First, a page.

Helen Salisbury: Teleconsultations for allBMJ 2020; 370 doi: https://doi.org/10.1136/bmj.m3211 (Published 18 August 2020) Cite this as: BMJ 2020;370:m3211
- Helen Salisbury, GP
Follow Helen on Twitter: @HelenRSalisbury
England’s health and social care secretary, Matt Hancock, announced in a speech to the Royal College of Physicians that all future GP consultations should be done remotely by phone or video, unless there’s a compelling clinical reason not to.1 I wonder what he considers to be “compelling clinical reasons”?
Since mid-March we’ve been talking to all of our patients by phone, before seeing some of them face to face. There have been some increases in efficiency, and it’s helpful for patients with a simple problem or request to discuss it without having to spend time in our waiting room. But to suggest that because 70% of appointments have been remote there’s no reason to go back to majority in-person consultations is to leave out important questions about quality, choice, and relationships.
The problem with remote consulting is one of unknown unknowns—you don’t always know what you’re not seeing. Many of the clinical examinations I do are normal or confirm what I already suspect from the history, but I’m sometimes surprised by an unexpected finding. Some of the most interesting parts of my job are when the chest exam that I thought would be normal reveals pneumonia, or when I detect fast atrial fibrillation in the patient who just feels a little tired.
I’ve done my best during lockdown, particularly when patients were very fearful of attending the surgery, but I’m acutely conscious that the restrictions have led me to practise substandard, second best medicine. My antibiotic stewardship has deteriorated: when I have no examination findings to aid my decision making it alters the balance of risk and leads me to err on the side of caution. I’ve seen patients who have waited too long to receive the right diagnosis because of an incomplete, remote assessment—something put right only when they’re finally seen in person.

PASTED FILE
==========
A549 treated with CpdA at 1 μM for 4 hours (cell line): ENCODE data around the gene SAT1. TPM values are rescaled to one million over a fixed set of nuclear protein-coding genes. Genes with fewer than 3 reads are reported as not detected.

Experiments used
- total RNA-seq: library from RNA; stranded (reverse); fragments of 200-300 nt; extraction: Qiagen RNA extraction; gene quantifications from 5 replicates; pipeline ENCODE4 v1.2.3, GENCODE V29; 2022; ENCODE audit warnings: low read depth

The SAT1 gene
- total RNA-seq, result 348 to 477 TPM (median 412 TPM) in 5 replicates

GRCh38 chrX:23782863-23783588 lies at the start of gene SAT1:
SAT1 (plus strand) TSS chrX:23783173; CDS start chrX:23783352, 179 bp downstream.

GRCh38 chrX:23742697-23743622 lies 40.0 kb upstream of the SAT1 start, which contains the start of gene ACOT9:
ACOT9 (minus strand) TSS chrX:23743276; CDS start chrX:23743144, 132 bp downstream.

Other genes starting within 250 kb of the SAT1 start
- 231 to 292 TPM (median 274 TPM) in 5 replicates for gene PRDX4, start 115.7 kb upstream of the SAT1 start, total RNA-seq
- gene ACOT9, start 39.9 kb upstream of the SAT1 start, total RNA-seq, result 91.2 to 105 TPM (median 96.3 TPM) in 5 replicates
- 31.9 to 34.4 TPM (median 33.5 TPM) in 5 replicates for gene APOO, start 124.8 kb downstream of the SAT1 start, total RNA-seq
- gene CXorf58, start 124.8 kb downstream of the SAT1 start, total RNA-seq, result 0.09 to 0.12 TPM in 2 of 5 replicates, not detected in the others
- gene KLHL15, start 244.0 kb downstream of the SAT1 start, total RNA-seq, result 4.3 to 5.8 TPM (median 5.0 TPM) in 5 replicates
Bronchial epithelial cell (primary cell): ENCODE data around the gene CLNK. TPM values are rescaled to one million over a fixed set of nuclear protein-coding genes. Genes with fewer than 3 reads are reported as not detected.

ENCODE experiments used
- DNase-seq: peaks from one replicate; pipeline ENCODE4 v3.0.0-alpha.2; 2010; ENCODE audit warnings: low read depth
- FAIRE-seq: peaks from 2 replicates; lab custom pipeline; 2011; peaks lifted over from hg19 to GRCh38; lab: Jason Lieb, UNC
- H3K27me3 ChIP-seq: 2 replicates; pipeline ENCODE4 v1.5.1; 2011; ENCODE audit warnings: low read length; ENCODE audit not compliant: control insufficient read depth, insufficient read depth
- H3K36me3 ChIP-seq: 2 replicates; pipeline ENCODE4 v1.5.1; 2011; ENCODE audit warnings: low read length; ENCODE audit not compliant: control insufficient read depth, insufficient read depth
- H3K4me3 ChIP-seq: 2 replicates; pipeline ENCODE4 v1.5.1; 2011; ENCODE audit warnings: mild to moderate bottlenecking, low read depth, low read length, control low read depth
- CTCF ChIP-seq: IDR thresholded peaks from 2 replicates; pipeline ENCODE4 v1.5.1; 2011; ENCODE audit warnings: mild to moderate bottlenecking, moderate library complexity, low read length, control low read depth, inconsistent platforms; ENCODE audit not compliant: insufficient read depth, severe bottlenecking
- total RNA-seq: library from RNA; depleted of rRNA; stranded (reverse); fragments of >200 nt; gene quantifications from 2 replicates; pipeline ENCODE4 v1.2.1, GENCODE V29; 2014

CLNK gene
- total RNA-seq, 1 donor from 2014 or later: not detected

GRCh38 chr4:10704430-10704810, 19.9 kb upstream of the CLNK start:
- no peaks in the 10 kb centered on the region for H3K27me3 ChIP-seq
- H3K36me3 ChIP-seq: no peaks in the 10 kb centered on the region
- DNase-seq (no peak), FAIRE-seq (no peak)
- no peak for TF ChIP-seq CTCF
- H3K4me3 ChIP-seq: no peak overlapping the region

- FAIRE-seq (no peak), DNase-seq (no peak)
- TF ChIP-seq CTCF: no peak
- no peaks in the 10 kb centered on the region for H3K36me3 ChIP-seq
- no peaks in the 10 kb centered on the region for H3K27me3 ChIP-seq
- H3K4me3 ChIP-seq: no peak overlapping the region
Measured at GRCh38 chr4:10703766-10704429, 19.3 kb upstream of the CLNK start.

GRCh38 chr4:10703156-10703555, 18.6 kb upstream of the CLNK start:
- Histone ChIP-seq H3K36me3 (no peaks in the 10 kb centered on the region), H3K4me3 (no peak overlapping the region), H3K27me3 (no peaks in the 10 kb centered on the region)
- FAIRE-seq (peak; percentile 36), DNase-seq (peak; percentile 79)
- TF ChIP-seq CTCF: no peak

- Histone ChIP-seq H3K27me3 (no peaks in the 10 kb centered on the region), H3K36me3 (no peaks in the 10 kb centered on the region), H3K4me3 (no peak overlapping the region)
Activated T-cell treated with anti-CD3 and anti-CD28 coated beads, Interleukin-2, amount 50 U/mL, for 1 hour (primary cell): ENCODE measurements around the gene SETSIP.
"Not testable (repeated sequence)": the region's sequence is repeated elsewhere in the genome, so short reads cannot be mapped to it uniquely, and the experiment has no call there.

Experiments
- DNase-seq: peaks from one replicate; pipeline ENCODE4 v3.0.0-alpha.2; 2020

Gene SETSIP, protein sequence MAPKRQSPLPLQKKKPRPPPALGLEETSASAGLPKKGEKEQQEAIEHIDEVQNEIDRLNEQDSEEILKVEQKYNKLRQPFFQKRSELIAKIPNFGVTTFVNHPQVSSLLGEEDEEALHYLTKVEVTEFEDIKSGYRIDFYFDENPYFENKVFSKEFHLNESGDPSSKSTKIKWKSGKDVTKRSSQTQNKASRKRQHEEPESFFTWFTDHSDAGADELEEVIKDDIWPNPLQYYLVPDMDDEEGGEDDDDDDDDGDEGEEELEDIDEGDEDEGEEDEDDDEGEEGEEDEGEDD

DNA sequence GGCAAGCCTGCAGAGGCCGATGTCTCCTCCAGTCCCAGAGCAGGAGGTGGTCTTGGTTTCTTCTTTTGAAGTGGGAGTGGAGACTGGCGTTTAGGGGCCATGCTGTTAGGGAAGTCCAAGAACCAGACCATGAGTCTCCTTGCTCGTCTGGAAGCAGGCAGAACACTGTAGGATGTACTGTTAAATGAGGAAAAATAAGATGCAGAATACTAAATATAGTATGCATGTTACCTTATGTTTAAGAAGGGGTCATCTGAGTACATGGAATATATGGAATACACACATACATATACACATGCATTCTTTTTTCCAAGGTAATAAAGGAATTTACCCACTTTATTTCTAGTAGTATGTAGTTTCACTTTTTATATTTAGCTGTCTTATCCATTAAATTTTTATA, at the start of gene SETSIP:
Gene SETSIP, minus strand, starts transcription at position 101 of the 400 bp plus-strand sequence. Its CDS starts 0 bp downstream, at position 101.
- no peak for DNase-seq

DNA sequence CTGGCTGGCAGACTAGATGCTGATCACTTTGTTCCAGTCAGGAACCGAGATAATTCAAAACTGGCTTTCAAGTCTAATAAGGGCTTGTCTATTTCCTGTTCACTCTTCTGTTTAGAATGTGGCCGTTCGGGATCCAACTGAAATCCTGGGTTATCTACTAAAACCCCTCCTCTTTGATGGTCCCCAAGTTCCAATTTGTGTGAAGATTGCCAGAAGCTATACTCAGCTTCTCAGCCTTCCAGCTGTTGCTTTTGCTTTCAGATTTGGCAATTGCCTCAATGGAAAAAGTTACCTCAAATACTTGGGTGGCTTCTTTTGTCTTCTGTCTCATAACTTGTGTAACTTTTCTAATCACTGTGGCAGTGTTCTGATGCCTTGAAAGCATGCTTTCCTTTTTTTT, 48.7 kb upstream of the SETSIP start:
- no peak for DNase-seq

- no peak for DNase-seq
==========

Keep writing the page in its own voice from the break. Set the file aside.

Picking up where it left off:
Any success in my remote consulting has relied on my pre-existing relationship with patients. When you’ve been looking after a family for many years you’ve banked a lot of knowledge and trust, which you can call on to see you through the current difficulties. Developing new therapeutic relationships from scratch over the phone is possible, but it’s harder to achieve when you can’t see the person and read nuances of expression and body language.
As restrictions ease I’m seeing more patients face to face and doing a better, safer job as a result. I predict a shift towards remote consultation as some patients choose to continue to access their GP in this way, especially for simple or minor problems. But much of what we do is not simple: patients have new problems on top of longstanding ones, complicated medicine regimens, and struggles coping with life and illness. For many, a phone call won’t adequately replace the traditional doctor’s appointment.
I’d be delighted to welcome Hancock to my surgery and explain to him what we do in general practice—and why I won’t be making the change he suggests.
Competing interests: See www.bmj.com/about-bmj/freelance-contributors.
Provenance and peer review: Commissioned; not externally peer reviewed.
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